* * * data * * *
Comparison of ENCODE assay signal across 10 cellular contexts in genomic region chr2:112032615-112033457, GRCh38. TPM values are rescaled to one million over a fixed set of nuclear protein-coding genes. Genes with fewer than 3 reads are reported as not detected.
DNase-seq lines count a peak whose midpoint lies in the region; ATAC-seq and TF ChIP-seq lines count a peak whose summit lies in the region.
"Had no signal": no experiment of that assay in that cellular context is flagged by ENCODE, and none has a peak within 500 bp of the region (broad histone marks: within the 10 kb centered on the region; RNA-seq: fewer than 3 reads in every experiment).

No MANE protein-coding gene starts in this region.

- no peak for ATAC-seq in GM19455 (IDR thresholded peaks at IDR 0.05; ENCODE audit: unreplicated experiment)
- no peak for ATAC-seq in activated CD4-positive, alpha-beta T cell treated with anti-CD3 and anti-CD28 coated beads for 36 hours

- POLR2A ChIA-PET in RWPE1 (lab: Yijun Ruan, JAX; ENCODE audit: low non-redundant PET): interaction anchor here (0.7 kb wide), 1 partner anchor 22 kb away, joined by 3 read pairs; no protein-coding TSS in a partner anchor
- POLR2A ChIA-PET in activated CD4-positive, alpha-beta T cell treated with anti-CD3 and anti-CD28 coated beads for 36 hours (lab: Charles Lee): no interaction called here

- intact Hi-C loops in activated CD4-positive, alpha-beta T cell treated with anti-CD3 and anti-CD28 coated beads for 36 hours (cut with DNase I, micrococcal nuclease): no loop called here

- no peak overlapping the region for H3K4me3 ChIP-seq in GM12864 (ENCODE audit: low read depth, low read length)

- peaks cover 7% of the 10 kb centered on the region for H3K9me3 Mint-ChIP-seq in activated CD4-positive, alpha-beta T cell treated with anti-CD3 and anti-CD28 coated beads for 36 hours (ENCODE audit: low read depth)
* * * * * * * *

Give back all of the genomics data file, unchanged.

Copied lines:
Comparison of ENCODE assay signal across 10 cellular contexts in genomic region chr2:112032615-112033457, GRCh38. TPM values are rescaled to one million over a fixed set of nuclear protein-coding genes. Genes with fewer than 3 reads are reported as not detected.
DNase-seq lines count a peak whose midpoint lies in the region; ATAC-seq and TF ChIP-seq lines count a peak whose summit lies in the region.
"Had no signal": no experiment of that assay in that cellular context is flagged by ENCODE, and none has a peak within 500 bp of the region (broad histone marks: within the 10 kb centered on the region; RNA-seq: fewer than 3 reads in every experiment).

No MANE protein-coding gene starts in this region.

- no peak for ATAC-seq in GM19455 (IDR thresholded peaks at IDR 0.05; ENCODE audit: unreplicated experiment)
- no peak for ATAC-seq in activated CD4-positive, alpha-beta T cell treated with anti-CD3 and anti-CD28 coated beads for 36 hours

- POLR2A ChIA-PET in RWPE1 (lab: Yijun Ruan, JAX; ENCODE audit: low non-redundant PET): interaction anchor here (0.7 kb wide), 1 partner anchor 22 kb away, joined by 3 read pairs; no protein-coding TSS in a partner anchor
- POLR2A ChIA-PET in activated CD4-positive, alpha-beta T cell treated with anti-CD3 and anti-CD28 coated beads for 36 hours (lab: Charles Lee): no interaction called here

- intact Hi-C loops in activated CD4-positive, alpha-beta T cell treated with anti-CD3 and anti-CD28 coated beads for 36 hours (cut with DNase I, micrococcal nuclease): no loop called here

- no peak overlapping the region for H3K4me3 ChIP-seq in GM12864 (ENCODE audit: low read depth, low read length)

- peaks cover 7% of the 10 kb centered on the region for H3K9me3 Mint-ChIP-seq in activated CD4-positive, alpha-beta T cell treated with anti-CD3 and anti-CD28 coated beads for 36 hours (ENCODE audit: low read depth)